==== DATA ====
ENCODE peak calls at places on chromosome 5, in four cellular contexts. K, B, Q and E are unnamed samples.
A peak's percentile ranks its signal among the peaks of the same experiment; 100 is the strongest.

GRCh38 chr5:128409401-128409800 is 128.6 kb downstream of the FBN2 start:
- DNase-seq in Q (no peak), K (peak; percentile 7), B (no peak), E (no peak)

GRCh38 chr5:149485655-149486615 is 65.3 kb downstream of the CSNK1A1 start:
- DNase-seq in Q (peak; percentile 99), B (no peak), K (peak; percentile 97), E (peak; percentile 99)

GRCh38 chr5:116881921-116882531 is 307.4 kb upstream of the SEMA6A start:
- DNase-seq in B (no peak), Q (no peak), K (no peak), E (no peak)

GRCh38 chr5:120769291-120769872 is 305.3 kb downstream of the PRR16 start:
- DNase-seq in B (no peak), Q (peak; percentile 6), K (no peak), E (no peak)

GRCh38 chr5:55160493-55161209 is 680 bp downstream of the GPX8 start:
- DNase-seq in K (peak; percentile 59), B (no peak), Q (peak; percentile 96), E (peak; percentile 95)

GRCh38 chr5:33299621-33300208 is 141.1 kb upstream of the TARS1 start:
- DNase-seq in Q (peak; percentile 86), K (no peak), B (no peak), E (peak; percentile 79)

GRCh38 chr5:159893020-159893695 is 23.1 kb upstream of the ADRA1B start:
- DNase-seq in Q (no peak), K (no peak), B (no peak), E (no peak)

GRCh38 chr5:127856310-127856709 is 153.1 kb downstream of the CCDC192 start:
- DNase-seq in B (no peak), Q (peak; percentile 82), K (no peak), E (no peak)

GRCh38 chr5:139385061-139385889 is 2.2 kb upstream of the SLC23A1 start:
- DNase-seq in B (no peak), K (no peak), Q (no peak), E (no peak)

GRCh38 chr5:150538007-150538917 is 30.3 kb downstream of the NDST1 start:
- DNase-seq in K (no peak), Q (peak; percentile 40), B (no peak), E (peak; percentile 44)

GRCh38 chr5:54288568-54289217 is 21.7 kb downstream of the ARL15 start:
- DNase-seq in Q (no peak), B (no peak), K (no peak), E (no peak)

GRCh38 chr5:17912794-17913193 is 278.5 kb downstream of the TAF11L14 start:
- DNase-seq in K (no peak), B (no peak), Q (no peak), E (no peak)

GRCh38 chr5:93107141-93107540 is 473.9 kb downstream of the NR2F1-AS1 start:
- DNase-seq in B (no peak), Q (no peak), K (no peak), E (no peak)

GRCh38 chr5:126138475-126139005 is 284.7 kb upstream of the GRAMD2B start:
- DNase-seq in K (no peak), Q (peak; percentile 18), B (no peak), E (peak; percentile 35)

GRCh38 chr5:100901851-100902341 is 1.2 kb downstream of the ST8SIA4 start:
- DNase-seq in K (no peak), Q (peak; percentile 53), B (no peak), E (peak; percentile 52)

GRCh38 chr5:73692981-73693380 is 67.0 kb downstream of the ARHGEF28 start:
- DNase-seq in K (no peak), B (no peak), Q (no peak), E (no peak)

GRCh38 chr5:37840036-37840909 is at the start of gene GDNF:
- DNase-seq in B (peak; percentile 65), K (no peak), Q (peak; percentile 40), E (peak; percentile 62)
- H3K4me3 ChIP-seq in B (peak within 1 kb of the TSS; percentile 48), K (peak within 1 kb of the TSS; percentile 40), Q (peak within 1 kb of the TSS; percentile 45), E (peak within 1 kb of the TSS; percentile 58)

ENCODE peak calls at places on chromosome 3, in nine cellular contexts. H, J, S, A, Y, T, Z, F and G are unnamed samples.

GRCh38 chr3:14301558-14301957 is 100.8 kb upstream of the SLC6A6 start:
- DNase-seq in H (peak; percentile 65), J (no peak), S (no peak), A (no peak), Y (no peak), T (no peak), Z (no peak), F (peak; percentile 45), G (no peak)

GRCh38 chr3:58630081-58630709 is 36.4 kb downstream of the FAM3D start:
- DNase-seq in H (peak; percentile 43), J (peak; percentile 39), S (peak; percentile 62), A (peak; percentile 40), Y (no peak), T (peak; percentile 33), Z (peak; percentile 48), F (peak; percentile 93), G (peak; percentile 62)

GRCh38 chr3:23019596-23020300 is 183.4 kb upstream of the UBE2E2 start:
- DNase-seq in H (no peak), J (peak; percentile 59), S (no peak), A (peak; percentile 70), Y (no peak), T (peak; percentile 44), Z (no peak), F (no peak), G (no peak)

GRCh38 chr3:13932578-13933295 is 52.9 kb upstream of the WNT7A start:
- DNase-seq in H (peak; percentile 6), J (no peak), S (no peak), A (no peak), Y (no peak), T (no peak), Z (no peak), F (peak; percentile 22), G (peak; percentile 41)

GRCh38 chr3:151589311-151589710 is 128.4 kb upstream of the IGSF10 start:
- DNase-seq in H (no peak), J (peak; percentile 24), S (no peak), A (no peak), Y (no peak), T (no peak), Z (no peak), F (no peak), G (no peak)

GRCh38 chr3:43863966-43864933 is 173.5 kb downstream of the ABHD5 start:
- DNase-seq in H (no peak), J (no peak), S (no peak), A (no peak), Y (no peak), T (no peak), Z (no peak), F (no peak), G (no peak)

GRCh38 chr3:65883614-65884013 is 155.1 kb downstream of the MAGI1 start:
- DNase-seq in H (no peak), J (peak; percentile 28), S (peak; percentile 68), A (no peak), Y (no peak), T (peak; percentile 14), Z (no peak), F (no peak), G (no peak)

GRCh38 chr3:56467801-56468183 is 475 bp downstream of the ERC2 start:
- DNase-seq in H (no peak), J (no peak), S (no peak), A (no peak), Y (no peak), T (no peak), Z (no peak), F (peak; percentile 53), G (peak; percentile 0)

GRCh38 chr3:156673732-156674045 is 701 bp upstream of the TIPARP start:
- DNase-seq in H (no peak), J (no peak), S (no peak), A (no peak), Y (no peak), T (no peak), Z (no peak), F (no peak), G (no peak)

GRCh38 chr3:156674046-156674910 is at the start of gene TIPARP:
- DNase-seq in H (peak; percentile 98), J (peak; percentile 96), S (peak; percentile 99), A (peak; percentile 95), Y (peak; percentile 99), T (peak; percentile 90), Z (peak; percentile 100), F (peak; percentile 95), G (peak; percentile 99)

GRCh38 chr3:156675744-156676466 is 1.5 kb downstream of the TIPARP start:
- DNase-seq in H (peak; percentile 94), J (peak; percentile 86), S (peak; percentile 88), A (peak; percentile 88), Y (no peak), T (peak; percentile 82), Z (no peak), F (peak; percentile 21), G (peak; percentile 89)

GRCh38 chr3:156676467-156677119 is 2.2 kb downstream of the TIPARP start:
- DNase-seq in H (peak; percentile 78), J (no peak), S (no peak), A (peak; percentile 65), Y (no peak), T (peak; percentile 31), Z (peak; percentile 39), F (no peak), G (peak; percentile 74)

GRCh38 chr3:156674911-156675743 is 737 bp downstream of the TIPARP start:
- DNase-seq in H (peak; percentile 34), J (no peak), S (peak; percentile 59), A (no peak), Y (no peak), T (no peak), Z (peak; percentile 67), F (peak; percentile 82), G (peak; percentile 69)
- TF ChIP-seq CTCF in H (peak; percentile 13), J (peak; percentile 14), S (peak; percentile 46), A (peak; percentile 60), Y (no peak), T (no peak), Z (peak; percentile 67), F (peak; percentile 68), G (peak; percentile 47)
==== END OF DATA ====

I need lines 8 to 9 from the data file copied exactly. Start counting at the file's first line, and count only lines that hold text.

- DNase-seq in B (no peak), Q (no peak), K (no peak), E (no peak)

GRCh38 chr5:120769291-120769872 is 305.3 kb downstream of the PRR16 start: